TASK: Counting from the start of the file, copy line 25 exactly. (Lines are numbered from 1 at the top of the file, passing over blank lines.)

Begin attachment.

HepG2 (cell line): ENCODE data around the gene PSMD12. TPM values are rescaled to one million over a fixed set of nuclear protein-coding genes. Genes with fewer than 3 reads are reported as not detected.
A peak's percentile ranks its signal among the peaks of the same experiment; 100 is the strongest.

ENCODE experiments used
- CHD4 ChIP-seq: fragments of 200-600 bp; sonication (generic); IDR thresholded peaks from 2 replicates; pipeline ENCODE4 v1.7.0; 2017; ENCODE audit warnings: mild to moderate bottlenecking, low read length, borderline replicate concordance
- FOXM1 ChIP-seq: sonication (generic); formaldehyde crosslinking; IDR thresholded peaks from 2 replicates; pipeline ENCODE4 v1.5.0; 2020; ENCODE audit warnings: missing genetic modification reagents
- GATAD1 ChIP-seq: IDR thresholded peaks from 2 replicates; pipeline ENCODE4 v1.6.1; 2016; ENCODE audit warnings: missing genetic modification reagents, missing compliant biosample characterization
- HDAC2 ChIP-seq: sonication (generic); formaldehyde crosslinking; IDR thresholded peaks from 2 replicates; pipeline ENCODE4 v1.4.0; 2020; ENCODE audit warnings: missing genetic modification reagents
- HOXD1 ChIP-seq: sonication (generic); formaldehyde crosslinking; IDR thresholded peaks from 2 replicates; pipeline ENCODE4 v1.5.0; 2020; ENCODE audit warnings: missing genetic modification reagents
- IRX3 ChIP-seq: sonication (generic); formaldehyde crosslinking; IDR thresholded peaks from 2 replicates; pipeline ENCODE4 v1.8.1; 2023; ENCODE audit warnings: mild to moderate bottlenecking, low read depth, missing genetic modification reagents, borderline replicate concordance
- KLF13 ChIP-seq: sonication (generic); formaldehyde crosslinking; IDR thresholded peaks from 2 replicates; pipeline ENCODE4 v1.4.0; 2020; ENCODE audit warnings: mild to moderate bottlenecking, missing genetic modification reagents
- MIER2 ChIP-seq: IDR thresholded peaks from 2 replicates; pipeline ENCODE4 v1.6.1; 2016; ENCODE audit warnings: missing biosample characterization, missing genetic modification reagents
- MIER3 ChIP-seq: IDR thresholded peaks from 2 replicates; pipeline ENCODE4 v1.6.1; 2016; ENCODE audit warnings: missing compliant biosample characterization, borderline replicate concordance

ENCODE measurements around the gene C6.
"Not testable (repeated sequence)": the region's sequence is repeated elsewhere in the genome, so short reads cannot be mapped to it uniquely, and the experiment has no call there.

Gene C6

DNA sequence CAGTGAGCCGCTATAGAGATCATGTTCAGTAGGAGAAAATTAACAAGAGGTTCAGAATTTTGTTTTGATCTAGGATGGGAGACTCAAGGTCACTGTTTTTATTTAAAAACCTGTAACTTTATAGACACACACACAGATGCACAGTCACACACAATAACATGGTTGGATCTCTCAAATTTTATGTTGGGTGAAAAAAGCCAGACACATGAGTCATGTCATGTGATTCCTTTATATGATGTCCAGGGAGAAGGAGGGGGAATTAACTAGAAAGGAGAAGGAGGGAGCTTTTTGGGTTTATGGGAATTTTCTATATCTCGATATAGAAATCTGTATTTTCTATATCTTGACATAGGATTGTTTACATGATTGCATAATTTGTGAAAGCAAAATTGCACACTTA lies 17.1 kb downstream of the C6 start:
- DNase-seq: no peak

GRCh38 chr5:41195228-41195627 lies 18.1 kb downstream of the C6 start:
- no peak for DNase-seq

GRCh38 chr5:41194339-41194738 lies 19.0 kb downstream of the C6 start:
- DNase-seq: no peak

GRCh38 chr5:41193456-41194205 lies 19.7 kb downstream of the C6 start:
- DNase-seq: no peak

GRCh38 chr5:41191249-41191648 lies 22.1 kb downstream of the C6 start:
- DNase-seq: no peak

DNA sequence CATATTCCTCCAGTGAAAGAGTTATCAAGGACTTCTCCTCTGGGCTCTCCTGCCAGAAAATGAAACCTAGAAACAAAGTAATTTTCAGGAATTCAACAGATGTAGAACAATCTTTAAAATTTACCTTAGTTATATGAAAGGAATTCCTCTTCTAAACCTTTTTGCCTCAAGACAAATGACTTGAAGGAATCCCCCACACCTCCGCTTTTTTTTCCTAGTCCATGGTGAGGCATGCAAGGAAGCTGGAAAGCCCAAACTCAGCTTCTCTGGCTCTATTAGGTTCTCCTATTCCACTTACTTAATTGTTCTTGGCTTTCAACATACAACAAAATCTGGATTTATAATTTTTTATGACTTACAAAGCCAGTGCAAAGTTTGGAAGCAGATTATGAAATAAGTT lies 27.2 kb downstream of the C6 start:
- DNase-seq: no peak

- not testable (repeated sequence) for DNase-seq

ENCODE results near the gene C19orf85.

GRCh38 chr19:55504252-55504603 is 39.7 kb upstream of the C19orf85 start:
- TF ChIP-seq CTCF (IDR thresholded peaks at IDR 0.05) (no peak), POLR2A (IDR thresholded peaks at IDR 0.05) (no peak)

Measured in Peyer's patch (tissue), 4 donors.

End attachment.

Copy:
- DNase-seq: no peak